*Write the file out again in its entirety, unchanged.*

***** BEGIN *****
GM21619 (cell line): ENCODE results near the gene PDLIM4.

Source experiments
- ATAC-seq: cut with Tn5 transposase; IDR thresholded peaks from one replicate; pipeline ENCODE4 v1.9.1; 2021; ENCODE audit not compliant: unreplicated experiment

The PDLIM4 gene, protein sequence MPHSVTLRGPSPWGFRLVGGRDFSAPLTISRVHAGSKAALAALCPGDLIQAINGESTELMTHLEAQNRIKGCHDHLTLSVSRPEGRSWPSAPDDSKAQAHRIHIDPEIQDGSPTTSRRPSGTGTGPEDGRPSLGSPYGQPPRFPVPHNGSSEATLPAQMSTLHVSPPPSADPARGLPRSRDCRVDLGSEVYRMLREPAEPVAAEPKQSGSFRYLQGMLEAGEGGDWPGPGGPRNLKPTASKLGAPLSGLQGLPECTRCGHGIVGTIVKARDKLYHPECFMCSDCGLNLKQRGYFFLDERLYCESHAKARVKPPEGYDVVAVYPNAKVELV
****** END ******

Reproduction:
GM21619 (cell line): ENCODE results near the gene PDLIM4.

Source experiments
- ATAC-seq: cut with Tn5 transposase; IDR thresholded peaks from one replicate; pipeline ENCODE4 v1.9.1; 2021; ENCODE audit not compliant: unreplicated experiment

The PDLIM4 gene, protein sequence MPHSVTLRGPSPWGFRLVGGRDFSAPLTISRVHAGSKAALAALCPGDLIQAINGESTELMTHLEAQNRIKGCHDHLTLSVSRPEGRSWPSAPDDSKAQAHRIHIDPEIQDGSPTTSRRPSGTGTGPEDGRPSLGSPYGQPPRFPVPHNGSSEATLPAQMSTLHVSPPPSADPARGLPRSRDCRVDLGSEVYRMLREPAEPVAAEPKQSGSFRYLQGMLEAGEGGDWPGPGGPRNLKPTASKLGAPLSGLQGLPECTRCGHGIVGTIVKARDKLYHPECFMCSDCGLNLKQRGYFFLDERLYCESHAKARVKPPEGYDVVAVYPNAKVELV